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What is Bhagavad Gita?

What is Bhagavad Gita?
Bhagavad Gita refers to a Hindu scripture written about 2000 years ago. It is composed of 700 verses with rhyming lines which is why many people refer to it as a poem or a song. It is part of “Mahabharata”, a Hindu epic that is considered a very important part of Hindu philosophy and literature. For Hindus, the Bhagavad Gita is a source of wisdom and the truth. The word “bhagavad” means God and the word “gita” means song. Literally, Bhagavad Gita refers to the “song of God”.

Bhagavad Gita or simply “Gita” tells of a story involving Lord Krishna and prince Arjuna. Lord Krishna is revered by Hindus as “Parabrahman” or the manifestation of the Divine Lord. Prince Arjuna meanwhile is a young prince who needed some wisdom for his concerns just before the start of the Kurukshetra War. Included in the Gita text was Lord Krishna’s advises to the young prince on what he should do as a member of royalty and as a warrior. Part of the instructions refers to various Hindu-based philosophies, which many Hindus consider as a basic guide to the Hindu way of life. The young prince who was troubled and angry on the impending war with friends and relatives found wisdom with Lord Krishna as he made his revelation that he himself is the Divine and Supreme Being.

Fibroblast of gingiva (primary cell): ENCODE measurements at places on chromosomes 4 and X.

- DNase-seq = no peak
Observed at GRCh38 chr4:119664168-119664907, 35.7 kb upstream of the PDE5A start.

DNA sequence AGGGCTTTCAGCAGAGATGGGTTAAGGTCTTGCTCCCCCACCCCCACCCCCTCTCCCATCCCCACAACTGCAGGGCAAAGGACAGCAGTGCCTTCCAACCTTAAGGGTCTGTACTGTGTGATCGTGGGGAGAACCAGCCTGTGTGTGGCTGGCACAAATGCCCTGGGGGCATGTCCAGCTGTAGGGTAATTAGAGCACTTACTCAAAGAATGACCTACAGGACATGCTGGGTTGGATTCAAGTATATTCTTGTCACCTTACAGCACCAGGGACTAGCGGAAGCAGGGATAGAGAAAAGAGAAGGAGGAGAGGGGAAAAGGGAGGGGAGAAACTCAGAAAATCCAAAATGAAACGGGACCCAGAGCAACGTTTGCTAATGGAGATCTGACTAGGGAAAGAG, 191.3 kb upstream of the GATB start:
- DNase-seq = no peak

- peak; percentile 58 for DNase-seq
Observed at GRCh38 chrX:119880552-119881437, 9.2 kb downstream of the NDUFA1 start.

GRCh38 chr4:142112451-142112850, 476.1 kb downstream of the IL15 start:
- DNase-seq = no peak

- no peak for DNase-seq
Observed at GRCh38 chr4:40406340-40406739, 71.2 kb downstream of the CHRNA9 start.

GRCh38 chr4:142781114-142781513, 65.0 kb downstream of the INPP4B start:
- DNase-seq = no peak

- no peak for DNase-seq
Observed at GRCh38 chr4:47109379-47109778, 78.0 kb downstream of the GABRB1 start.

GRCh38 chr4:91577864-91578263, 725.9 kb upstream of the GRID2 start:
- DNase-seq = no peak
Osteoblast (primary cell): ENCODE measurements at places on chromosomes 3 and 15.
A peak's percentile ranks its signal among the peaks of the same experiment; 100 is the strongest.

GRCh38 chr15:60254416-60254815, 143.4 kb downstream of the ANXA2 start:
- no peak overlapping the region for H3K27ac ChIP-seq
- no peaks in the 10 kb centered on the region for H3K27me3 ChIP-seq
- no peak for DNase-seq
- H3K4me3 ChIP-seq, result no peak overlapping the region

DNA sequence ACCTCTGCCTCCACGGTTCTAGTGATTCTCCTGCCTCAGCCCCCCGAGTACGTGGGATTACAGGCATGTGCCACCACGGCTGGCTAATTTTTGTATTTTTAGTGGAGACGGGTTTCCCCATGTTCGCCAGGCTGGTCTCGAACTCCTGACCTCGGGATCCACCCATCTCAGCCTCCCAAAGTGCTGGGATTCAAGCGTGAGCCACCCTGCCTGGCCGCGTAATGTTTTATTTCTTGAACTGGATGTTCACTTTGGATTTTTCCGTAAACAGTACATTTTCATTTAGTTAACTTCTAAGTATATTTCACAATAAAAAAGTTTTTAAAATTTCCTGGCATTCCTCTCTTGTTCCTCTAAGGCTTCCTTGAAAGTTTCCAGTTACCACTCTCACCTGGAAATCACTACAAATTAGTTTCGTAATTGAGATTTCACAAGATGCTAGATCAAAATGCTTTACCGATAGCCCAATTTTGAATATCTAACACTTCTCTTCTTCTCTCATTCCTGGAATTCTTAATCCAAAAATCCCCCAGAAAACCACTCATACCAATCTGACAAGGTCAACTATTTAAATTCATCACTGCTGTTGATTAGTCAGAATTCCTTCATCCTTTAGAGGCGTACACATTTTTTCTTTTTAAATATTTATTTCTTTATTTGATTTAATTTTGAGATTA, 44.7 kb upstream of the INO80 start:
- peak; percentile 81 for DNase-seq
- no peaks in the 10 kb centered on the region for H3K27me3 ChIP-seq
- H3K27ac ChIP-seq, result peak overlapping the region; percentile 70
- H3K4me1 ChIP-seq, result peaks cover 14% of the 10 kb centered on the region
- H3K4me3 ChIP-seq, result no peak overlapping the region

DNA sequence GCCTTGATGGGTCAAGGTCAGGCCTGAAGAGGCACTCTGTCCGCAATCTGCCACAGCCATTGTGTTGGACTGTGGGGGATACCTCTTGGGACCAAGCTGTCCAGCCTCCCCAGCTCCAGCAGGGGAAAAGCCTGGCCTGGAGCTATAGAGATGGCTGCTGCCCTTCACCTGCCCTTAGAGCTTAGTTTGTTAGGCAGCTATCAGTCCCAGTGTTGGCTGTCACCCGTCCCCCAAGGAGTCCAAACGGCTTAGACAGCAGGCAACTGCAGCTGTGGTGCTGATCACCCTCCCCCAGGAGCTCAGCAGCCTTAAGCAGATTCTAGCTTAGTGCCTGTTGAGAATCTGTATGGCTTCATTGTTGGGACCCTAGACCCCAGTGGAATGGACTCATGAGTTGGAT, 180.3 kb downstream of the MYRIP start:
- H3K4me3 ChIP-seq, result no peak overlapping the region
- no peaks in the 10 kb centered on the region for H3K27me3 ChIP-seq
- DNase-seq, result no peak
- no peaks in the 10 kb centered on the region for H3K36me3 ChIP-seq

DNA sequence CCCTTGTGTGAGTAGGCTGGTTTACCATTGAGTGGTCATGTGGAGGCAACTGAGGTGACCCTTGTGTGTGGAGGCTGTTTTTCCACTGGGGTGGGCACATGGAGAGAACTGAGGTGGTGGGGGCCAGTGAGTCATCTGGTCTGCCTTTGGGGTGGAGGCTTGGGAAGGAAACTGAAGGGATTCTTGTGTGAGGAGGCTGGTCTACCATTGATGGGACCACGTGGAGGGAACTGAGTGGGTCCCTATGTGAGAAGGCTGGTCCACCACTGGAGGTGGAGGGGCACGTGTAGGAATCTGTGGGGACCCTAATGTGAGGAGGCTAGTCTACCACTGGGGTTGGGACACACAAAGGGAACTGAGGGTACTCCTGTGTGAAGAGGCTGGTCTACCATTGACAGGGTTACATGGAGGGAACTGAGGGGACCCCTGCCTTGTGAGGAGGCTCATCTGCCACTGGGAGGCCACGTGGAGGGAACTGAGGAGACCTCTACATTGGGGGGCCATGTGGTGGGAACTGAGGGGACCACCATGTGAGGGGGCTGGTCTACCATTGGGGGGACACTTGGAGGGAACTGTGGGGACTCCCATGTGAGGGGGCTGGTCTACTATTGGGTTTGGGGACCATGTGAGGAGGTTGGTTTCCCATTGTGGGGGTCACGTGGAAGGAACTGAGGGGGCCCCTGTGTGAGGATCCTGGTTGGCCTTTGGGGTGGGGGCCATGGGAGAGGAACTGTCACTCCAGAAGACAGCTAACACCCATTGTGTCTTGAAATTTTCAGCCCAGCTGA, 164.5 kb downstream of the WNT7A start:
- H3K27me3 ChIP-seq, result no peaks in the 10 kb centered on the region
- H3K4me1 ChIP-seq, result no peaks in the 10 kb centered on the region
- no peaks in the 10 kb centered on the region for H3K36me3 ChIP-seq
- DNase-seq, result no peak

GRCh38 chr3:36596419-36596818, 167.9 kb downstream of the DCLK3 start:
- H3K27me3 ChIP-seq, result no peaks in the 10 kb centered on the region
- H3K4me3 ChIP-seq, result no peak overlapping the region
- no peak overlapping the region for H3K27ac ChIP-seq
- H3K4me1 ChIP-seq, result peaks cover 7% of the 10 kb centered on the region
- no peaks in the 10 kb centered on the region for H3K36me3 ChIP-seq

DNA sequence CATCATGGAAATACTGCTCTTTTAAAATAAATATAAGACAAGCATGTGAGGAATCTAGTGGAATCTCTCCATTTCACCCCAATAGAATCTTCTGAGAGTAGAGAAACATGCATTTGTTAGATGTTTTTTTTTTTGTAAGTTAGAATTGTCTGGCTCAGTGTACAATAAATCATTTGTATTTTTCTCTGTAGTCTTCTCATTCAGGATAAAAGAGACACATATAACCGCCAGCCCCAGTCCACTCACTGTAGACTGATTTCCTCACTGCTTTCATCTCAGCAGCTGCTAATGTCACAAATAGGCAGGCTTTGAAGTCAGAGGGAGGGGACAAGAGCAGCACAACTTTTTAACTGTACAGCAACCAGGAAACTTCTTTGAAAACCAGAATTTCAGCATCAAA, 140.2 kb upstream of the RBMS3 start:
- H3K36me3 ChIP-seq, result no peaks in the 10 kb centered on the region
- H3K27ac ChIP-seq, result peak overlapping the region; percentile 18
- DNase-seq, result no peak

Through the text on Bhagavad Gita, Hindu culture found a model on the ideal bond between a teacher full of experience and wisdom and his student who tries to understand the world around him. In the context of Gita, Lord Krishna is the teacher while Prince Arjuna is the student trying to learn from example and the philosophies of the respected elder. Part of the teachings also involved some form of self-detachment from earthly or worldly things and re-focusing of energies to commit oneself to a spiritual union with the Divine Lord. These teachings are the philosophies taught in various types of yoga including “karma yoga” and “bhakti yoga”.

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Posted by Erwin Z on Jul 17th, 2011 and filed under Religion. You can follow any responses to this entry through the RSS 2.0. You can leave a response via following comment form or trackback to this entry from your site